Dallas Movie Screening

Dallas Movie Screenings started out as a mailing list on Yahoo Groups to facilitate finding free screening passes in the DFW area. When Yahoo Groups shut down, we are now posting screenings on our Facebook page at http://www..facebook.com/groups/dallasmoviescreenings
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Friday, May 11, 2018

Breaking In

As I said with my recent review for “Life of the Party,” this one has been done before and far better.

I could go on and name quite a few like 1967’s “Wait Until Dark” with a blind Audrey Hepburn stuck in an apartment holding killers at bay. More recent would either be David Fincher’s “Panic Room” (2002) or the Brice Willis-led “Hostage” (2005) in which are heroes are confined to a small space or setting.

Now with “Breaking In,” mom Gabrielle Union has to deal with some nefarious baddies of her own. Her mom, Shaun Russell has two kids with daughter Jasmine (Ajiona Alexus) and son Grover (Seth Carr). At one point, the pair is each kidnapped, thus setting up some lengthy exposition that really goes nowhere but on to the next set piece.

The pacing never really pulls one in, since a friend comes to visit, (realtor Maggie Harris (Christa Miller) but is quickly eliminated by one of the antagonists of the story.

In one piece of irony, Billy Burke returns to the bad guy role he displayed in Patrck Lussier’s “Drive Angry” in 2011. He is probably best known as Bella’s dad from the “Twilight” series of movies that were on display from 2008 to 2012.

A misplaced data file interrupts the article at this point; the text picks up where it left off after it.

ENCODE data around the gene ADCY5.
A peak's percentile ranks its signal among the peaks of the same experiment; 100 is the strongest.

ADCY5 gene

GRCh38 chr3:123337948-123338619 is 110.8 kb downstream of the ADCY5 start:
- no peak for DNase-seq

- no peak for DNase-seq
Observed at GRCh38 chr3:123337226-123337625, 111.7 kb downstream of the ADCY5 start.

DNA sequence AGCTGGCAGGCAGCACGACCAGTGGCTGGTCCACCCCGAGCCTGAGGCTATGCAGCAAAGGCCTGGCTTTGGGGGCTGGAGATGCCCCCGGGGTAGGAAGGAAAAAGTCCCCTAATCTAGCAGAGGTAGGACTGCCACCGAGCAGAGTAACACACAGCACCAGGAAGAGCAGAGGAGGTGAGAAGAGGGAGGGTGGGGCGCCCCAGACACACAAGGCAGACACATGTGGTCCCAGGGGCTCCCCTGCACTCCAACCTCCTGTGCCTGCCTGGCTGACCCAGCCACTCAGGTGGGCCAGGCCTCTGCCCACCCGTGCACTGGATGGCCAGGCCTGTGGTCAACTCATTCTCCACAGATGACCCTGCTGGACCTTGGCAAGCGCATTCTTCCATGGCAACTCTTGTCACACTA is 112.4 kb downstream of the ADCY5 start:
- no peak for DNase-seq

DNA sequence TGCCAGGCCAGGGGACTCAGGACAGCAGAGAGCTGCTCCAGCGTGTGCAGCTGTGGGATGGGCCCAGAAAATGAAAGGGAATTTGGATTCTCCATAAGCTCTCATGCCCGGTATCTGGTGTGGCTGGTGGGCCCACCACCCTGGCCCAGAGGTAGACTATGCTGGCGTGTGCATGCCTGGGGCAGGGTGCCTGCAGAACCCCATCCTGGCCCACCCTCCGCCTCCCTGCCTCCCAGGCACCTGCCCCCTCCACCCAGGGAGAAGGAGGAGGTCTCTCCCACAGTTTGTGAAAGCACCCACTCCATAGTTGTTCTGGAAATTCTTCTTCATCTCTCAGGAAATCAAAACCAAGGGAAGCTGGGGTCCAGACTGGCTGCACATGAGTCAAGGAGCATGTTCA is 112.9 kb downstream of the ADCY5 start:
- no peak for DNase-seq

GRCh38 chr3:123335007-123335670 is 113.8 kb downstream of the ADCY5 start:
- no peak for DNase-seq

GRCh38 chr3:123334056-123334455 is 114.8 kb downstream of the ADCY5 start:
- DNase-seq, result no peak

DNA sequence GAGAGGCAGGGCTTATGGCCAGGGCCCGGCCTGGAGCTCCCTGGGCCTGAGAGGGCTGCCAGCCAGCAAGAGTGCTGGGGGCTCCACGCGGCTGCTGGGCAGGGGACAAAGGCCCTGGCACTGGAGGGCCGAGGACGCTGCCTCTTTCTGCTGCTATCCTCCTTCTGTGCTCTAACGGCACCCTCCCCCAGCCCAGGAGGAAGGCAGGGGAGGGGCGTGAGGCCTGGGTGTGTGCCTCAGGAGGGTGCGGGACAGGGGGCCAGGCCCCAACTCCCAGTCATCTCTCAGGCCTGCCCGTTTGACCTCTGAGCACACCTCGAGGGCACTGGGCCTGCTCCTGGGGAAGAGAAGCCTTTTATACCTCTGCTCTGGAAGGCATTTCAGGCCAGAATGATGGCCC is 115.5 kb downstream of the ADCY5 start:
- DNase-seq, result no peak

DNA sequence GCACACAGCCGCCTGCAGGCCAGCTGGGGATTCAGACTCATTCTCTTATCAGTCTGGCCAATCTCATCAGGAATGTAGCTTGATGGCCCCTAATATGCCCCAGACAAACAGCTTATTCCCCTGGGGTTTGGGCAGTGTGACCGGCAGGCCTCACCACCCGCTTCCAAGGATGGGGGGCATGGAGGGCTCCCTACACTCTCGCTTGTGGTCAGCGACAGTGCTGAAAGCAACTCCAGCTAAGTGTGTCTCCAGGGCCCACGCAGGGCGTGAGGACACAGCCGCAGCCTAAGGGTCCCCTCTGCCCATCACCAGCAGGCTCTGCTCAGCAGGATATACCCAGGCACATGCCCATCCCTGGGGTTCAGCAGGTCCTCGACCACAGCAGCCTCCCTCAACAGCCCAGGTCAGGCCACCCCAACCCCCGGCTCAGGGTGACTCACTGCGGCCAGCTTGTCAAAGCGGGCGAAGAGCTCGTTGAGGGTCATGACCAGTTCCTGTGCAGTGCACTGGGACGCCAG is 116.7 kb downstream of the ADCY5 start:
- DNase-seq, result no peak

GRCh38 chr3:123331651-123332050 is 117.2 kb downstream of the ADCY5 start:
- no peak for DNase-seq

Like the aforementioned “Panic Room,” new technology is displayed throughout this brief stint of a the too short movie. (The running time is 88 minutes.)

Union’s father in the movie was a tech nut, fitting the house with safe gadgets galore.

The opening scene is of interest, since it shows his Isaac character’s routine of the day, leading to his untimely demise.

Of course, the nods to new technology such as cell phones and drones are interwoven throughout the storyline.

Union looks and feels at home in the mom role.

The villains are just the right degree of menacing, with the aforementioned Burke the right degree of despicable notions and attitude.

The entire production feels lackluster from the word go. Part of the setting deals with one location: a house in the woods.

Director James McTiegue knows how to deal with confined settings, since he directed the watchable “V for Venddetta” (Grade: C+) in 2005. He also handled directing duties with 2009’s “Ninja Assassin” (C) as well as the little-seen “Survivor” (C-) in 2015.

My whole conclusion with this movie is just wait for the discount house, because honestly it is not worth the big bucks omne will spend at the first run theatre.

Grade: C-

(Review by Ricky Miller)

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